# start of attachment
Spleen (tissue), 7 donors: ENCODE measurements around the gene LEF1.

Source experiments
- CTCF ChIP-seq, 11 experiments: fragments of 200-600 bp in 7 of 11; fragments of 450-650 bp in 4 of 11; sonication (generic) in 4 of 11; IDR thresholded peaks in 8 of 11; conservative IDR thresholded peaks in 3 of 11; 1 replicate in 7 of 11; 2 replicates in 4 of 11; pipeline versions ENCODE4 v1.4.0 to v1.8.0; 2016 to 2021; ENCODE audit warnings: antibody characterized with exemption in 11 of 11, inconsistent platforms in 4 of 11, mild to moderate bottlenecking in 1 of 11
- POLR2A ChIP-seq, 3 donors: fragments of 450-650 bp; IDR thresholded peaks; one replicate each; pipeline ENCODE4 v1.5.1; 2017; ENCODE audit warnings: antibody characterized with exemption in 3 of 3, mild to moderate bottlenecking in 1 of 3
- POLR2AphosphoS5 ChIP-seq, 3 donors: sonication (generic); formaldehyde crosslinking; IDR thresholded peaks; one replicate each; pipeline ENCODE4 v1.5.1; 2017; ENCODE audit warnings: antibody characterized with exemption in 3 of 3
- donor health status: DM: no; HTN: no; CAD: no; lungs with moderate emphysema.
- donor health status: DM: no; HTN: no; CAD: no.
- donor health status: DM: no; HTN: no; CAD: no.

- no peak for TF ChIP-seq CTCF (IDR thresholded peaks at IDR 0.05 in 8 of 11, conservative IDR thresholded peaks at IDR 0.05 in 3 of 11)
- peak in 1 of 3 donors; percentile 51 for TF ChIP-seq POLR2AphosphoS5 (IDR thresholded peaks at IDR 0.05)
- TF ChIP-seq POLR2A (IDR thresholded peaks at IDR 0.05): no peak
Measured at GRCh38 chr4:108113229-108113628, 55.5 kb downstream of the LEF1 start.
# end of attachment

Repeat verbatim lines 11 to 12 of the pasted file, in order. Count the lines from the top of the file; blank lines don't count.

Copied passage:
- TF ChIP-seq POLR2A (IDR thresholded peaks at IDR 0.05): no peak
Measured at GRCh38 chr4:108113229-108113628, 55.5 kb downstream of the LEF1 start.